If babies came with instruction books, one of the main chapters would surely include family mealtimes. Eat with your children! Eat breakfast with them, lunch whenever possible, and every dinner. Talk to them. Listen to them. Share bits of your day, and ask them about theirs. Develop strong communication habits, and maintain them as your child grows and matures.
Eat Together at Every Meal
Many families today claim they are just too busy to eat together, but I’d have to ask, too busy compared to what? Surely our grandparents were much busier than we are. We do not have to milk the cow or gather eggs from the hens before we can fix breakfast. We don’t have to prime the pump, or start a fire in the stove before we can cook. Never has food been more plentiful. We have freezers and refrigerators and cabinets bursting with options that may have been raised all over the globe. We can easily serve fish from Alaska, blueberries from Maine, potatoes from Idaho, with horseradish from Poland, all at the same meal.
We all have the same amount of time in our day. We just have different ways we chose to spend that time. I would suggest that having a family mealtime is so important, that we should take a second and even a third look at our schedules, and see what we may have to eliminate or rearrange to make family mealtimes happen.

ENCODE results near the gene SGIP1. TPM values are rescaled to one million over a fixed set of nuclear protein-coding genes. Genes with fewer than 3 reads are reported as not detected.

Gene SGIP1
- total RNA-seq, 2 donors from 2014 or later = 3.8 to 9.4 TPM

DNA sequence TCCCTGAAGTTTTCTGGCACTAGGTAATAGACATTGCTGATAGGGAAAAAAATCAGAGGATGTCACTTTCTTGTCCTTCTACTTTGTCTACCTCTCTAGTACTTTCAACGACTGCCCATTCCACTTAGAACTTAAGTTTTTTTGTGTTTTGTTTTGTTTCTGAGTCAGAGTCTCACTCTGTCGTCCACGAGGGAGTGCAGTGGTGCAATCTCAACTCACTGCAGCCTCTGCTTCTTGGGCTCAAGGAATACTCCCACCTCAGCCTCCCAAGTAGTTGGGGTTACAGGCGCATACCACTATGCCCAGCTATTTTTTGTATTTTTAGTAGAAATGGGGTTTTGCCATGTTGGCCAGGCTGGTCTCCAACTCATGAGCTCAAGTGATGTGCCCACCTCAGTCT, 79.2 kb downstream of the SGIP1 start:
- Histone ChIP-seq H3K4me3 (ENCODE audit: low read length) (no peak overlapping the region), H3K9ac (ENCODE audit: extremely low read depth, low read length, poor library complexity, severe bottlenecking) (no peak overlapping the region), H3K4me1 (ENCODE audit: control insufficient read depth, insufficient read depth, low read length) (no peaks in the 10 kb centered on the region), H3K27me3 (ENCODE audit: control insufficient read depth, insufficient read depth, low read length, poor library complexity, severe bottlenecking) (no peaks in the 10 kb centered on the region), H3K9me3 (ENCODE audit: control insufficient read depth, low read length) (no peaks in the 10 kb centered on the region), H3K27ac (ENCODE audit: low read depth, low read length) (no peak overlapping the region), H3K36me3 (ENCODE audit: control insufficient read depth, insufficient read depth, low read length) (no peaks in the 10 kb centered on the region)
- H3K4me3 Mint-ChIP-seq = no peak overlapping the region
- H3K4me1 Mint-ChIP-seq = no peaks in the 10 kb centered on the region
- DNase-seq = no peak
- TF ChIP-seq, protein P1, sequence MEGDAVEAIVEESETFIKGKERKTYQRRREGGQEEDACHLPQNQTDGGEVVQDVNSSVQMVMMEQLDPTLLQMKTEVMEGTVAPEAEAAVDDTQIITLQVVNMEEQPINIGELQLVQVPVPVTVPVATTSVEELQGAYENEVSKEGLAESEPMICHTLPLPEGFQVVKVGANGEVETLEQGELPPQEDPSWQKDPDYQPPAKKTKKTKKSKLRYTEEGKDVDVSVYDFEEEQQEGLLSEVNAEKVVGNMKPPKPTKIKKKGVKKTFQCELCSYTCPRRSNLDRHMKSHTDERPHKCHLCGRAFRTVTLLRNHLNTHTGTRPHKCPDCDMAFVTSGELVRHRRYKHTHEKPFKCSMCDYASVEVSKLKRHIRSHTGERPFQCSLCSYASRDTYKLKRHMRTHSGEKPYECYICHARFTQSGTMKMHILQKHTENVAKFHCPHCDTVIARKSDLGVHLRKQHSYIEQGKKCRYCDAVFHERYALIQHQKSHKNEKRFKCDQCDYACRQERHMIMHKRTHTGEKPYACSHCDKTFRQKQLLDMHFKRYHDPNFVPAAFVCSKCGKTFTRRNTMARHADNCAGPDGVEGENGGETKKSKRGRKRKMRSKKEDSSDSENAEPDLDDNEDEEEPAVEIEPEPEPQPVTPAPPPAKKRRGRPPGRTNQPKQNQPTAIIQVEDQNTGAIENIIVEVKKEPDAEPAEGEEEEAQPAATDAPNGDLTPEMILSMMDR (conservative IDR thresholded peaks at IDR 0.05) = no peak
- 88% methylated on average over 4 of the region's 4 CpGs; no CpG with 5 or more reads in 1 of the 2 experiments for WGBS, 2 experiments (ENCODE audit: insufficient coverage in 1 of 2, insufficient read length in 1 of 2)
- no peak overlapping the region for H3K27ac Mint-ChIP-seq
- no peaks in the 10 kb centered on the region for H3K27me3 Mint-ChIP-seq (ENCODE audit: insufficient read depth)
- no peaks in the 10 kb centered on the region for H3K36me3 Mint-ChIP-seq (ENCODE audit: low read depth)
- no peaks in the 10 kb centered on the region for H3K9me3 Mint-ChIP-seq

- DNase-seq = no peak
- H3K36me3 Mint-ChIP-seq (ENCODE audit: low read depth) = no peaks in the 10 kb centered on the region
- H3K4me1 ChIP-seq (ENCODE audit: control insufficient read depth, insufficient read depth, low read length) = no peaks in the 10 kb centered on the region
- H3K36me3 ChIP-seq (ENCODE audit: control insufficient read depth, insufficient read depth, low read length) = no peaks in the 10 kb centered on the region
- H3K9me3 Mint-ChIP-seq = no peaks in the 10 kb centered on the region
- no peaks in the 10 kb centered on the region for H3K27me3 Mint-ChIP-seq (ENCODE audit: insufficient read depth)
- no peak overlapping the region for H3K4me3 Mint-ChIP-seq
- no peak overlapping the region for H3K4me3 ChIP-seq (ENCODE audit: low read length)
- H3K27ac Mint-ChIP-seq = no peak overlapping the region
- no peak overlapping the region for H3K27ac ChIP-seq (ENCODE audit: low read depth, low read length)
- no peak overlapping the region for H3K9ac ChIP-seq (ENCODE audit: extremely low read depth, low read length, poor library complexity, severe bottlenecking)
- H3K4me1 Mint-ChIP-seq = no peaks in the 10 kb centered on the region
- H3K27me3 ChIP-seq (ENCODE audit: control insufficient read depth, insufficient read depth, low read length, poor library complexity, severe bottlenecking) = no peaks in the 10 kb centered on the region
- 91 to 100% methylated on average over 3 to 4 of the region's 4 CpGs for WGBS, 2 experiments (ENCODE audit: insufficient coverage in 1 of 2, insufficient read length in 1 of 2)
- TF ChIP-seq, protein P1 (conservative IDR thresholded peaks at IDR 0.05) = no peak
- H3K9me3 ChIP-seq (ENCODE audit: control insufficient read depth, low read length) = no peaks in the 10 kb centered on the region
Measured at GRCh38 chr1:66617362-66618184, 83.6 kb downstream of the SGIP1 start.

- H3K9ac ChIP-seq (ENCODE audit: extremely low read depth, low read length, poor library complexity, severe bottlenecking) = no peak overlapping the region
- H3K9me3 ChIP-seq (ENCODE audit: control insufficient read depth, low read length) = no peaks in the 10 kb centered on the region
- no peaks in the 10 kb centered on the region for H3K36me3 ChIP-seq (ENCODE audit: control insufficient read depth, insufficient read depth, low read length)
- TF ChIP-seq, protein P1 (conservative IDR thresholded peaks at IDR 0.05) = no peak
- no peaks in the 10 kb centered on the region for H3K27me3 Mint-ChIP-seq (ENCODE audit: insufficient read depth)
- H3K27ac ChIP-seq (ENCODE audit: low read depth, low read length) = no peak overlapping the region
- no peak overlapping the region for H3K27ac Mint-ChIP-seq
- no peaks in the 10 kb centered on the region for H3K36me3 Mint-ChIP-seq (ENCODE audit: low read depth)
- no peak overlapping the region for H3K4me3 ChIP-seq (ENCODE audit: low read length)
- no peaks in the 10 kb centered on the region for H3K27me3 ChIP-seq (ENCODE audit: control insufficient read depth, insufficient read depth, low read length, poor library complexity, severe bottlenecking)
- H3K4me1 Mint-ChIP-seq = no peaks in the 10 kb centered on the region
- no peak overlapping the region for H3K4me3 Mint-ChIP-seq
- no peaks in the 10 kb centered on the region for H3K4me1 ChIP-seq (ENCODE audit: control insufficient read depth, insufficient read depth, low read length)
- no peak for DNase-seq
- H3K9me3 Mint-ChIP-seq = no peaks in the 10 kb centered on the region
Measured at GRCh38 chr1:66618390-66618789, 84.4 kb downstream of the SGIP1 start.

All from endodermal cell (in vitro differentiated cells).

Plan Time for Meal Times
I saw a bumper sticker one day, that read, “If I’m a housewife, why do I spend so much time in the car?” It made me laugh, but later in the evening, as I was folding yet another load of laundry, I felt closer to tears. I was a car-wife! I felt married to my Ford Econoline conversion van. That relevation propelled me to write the article “Coming home, Staying home” for The Teaching Home magazine. And after I deposited the paycheck, I realized it was time to take my own advice.
Prune Extra-Curricular Activities
Find the time to eat together! And do it daily! Some studies have suggested that when families eat together, the children are less likely to do drugs, do better in school, and are more likely to build solid relationships. I’d suggest that such studies aren’t even necessary. Spend time with your kids, and they’ll learn from you. Don’t spend time with your kids, and they’ll learn from their peers.
Isn’t that reason enough to return to the family dinner table?
As a side note… when I went searching for photos of families eating dinner together – families with children – I could not find any! The only family dinner pictures I found were extended family holiday celebrations. Don’t let this become your tradition. Make family meals a daily activity. It will mean more to your child in the long run than soccer, tee ball, gymnastics or music lessons.